Sunday, 30 June 2013

4 Resources to Help Manage Your IBS

Last month I had the opportunity to work with the creator of IBS Impact – a blog and website run by and for those with IBS.  I wrote an article for their blog about Canadian IBS resources and certainly hope to contribute to the site again.  In an effort to ensure that my readers don’t miss out on some of this information, I wanted to share some of the highlights with you.  If you are not Canadian – don’t fret!  You will likely still find a gem or two in here that will help you in your IBS journey.

Did you know that approximately five million Canadians now suffer from IBS?  If you are reading this blog, you are likely one of them.  Are you constantly looking for credible resources that can help you cope with the reality of unruly bowels?  Check out the sources below for a few that I would recommend:

Canadian Digestive Health Foundation (CDHF): The CDHF has created a free app compatible on both iPhone and Android called GI BodyGuard.  This app will track your bowel patterns, your pain level, food, medication and other symptoms.  If you suspect you may have a bowel condition, you may want to consider using this app before you see a physician so that you can show your GP exactly what you are experiencing.  I certainly wish this had been available when my symptoms first started! 

Canadian Society of Intestinal Research:  I am not a pamphlet-lover and find that the information available in them is often obvious; however, I would recommend taking advantage of the free pamphlet-mailing service available for a multitude of digestive conditions.  The information available in these was actually pretty great and would be an excellent starting point for someone newly-diagnosed or perhaps for someone trying to determine if they have a certain digestive condition. 

Capital District Health Authority (Nova Scotia):  Through the Nutrition Education Clinic in Halifax and Dartmouth, the CDHA offers an Irritable Bowel Syndrome Program.   After a referral from your GP, patients can take part in one of the regularly scheduled classes where you interact with other sufferers and a nutritionist to learn how to manage your symptoms through nutrition. If you have any questions I would recommend calling the number available on their website – I called to inquire about the program when researching my article for IBS Impact and they were extremely helpful. 

Can’t Wait:  In this technology-crazed world, I cannot help but include another app recommendation!  The Can’t Wait app (developed by the Crohn’s and Colitis Foundation of Canada) is your key to finding the closest washroom when you feel as if… well – as if you can’t wait!  Using your phone’s GPS, this app will generate a list of the closest public washrooms so that you can stop panicking and get on with your day.  The only drawback is that it is not 100% accurate – I did test it from my home and it did not identify the washroom that was actually the closest; however, if you were in a downtown core I believe it would be more accurate than in a rural setting.    

Now, I know there are likely many resources that are not covered above, so my question to you is – what is the most useful resource you have stumbled across to manage your digestive disorder?  I would love to compile a list and I am certain your fellow readers would be appreciative if you would share your go-to source for support, information or for symptom management.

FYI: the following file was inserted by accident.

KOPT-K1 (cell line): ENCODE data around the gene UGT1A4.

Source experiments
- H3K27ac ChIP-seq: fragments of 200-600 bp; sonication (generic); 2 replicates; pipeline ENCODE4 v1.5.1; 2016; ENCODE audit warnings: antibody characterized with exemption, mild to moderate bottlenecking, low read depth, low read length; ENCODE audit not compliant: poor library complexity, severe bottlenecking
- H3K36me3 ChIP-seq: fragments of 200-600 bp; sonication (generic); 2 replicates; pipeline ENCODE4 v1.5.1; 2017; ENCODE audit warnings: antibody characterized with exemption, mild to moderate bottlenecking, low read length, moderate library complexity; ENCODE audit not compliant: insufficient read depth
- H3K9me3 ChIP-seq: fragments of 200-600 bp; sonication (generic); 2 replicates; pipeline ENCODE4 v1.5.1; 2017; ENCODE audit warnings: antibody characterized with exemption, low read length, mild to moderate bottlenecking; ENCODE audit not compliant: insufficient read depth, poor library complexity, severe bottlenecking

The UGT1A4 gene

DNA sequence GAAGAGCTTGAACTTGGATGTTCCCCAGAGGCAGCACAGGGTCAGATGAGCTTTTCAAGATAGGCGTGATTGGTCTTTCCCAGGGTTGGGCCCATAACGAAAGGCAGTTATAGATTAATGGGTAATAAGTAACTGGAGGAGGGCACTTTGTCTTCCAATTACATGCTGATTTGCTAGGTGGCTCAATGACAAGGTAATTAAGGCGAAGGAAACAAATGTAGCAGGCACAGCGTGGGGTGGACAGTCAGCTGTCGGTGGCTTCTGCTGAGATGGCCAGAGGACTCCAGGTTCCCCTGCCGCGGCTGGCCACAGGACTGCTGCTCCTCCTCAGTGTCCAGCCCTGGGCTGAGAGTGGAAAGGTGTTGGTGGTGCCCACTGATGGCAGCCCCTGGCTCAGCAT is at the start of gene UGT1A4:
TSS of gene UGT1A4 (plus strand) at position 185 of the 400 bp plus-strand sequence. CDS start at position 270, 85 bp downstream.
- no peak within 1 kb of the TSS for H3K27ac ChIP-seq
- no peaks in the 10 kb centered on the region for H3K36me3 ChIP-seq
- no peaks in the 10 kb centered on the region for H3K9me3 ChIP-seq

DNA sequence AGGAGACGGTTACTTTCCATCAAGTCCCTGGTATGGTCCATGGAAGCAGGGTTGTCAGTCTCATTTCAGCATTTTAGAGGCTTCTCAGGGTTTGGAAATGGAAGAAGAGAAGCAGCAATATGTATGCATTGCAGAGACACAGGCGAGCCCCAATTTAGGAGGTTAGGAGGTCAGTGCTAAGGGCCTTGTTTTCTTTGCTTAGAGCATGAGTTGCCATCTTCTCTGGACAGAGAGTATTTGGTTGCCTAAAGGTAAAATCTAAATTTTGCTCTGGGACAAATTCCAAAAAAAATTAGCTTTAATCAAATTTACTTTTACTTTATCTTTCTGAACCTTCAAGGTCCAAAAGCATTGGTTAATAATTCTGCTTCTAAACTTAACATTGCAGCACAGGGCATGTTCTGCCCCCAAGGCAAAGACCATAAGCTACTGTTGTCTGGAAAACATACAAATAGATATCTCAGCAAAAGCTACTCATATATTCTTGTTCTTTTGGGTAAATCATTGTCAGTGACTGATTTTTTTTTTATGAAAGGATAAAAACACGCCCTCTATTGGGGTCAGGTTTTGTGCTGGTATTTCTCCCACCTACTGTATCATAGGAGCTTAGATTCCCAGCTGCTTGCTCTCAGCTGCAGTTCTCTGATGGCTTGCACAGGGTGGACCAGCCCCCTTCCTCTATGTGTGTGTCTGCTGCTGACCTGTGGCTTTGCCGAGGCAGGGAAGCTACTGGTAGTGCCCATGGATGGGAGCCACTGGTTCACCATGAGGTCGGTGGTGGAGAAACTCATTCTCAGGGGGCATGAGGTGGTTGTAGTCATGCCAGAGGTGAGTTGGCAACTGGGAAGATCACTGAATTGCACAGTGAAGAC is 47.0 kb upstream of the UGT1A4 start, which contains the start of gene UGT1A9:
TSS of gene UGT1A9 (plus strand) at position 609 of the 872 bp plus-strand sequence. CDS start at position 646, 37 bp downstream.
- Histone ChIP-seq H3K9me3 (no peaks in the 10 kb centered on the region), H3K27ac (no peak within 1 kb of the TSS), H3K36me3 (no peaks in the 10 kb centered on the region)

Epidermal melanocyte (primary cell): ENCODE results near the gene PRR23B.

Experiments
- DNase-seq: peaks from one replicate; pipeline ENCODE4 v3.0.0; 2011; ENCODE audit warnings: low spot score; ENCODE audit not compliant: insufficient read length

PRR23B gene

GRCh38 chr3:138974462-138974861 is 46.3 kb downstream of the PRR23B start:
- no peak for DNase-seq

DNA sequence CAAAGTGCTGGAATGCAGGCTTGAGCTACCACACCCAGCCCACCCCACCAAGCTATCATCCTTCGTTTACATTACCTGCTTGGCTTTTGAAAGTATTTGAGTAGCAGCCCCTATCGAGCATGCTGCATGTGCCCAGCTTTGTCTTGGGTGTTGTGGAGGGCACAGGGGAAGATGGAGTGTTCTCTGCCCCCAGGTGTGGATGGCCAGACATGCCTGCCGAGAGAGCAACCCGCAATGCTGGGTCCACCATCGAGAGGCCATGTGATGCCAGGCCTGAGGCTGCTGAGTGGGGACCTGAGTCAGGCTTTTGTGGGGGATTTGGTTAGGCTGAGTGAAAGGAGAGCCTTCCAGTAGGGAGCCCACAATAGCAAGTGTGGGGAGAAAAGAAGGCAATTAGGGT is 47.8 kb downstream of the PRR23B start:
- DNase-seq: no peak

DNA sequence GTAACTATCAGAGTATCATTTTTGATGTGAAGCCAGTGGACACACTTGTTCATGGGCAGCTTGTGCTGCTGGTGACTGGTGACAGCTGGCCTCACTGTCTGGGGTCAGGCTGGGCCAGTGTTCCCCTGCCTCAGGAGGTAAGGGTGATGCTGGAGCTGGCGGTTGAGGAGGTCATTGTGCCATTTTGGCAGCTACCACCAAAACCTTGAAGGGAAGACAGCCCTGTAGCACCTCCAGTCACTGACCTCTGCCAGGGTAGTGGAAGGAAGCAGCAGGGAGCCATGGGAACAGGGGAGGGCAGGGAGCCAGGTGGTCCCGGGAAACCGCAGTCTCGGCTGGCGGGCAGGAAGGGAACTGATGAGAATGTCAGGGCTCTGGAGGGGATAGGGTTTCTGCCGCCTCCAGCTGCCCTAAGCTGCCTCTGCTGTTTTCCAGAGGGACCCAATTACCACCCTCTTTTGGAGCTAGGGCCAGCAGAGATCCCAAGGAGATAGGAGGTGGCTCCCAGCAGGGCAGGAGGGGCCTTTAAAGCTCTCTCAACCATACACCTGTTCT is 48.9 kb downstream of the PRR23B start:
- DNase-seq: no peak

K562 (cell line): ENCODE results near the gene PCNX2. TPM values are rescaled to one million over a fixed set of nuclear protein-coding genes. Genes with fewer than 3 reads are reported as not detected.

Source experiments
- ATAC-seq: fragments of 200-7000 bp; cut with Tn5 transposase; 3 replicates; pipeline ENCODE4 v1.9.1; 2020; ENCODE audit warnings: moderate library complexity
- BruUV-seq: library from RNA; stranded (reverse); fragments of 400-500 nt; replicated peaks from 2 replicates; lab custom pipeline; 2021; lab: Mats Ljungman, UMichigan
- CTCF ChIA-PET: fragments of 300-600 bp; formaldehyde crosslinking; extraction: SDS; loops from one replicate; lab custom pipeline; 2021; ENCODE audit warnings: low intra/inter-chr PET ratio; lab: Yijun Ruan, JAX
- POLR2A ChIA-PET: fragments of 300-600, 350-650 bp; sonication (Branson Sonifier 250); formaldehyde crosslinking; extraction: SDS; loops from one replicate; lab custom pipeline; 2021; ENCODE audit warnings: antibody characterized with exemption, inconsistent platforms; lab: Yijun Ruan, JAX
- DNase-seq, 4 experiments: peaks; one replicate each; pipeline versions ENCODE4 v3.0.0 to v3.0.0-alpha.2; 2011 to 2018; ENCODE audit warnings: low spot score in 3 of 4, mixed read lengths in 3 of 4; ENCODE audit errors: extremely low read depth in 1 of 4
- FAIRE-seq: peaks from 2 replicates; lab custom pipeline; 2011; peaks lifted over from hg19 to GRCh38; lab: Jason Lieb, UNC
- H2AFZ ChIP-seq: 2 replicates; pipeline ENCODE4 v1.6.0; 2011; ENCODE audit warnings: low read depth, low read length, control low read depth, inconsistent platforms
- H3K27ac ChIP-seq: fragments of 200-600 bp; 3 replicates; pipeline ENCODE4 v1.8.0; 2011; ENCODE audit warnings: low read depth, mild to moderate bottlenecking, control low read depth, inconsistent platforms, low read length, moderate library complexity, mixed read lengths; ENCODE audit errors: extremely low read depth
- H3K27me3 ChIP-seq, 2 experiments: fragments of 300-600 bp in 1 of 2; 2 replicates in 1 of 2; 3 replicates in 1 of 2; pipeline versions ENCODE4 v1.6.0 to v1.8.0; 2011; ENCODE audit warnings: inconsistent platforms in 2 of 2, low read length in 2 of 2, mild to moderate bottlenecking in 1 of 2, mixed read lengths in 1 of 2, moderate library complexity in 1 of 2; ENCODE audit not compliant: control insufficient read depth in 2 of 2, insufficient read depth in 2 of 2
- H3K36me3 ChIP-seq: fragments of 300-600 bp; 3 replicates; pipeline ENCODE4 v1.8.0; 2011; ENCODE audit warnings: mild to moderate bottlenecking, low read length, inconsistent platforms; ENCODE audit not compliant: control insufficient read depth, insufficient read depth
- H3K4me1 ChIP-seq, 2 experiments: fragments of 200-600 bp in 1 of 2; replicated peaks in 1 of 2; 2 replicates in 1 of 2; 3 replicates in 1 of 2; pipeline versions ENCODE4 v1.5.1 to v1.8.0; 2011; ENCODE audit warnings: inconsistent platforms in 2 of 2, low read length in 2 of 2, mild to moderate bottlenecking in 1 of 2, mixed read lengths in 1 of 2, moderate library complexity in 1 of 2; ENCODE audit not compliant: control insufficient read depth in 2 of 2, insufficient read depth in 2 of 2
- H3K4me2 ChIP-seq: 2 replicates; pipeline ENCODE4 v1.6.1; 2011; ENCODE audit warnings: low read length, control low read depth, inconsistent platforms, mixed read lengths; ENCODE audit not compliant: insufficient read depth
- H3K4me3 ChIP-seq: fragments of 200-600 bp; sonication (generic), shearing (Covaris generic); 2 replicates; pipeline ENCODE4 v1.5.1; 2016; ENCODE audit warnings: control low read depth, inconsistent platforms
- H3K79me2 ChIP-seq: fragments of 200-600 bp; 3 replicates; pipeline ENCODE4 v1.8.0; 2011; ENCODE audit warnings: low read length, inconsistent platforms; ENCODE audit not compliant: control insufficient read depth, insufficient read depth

Monday, 10 June 2013

Exploring Pup-Friendly Places

Since getting our fur baby, Hugo, my husband and I have not only been initiated into the sub-culture of dog-ownership, but our lives are slowly beginning to center around "cool places" for Hugo to go for a walk and/or play.  Most of my evenings are spent shoveling down some food followed by a jaunt with the baby that will hopefully tire him out long enough for me to work on the blog (as you can see, that is going really well!), homework, writing about IBS or housework.  I have stopped thinking about what I want to do and imagine what is going on in his little brain and think - would Hugo like this?  And how could I not - he is just so damn cute!

In this vein, I have found a few of those "cool places".  These discoveries occurred out of necessity as I quickly realized that Hugo is too stubborn and too nosy to walk up and down our street.  He wants to stop and watch everything - that leaf blowing by, that car pulling out of the driveway, that bird flying in the air, those people shutting their curtains - Hugo is now the neighbourhood watch.

As endearing as this can sometimes be, it drives me nuts.  I am not one for standing around, I like to move and at a good clip.  Hugo has not yet adopted this habit of mine.  So, I was forced to be creative - I took him over to Hail Pond, a little trail around a pond that I never want him to swim in.  He doesn't do too badly there, you have to drag him the first half of the way, armed with treats and a black heart that will allow you to ignore his fake choking dramatics.  But, once he reaches that invisible halfway point he books it.

Now that he has been doing Hail Pond for awhile, we have added another spot into our routine - Hemlock Ravine Park.  This park is all charm, especially given the story behind the heart-shaped pond.

Hugo loves it here - this is where he met his friend Axel, the Bernese therapy dog.  They became fast friends and I had a glimpse of Hugo's future size - he will likely outweigh Axel!

I let him off leash here and we are working to ensure he sticks close to me.  He does pretty well; he likes to do short bursts of galloping - perhaps he is imagining himself frolicking in the Swiss Alps, the land of his ancestors!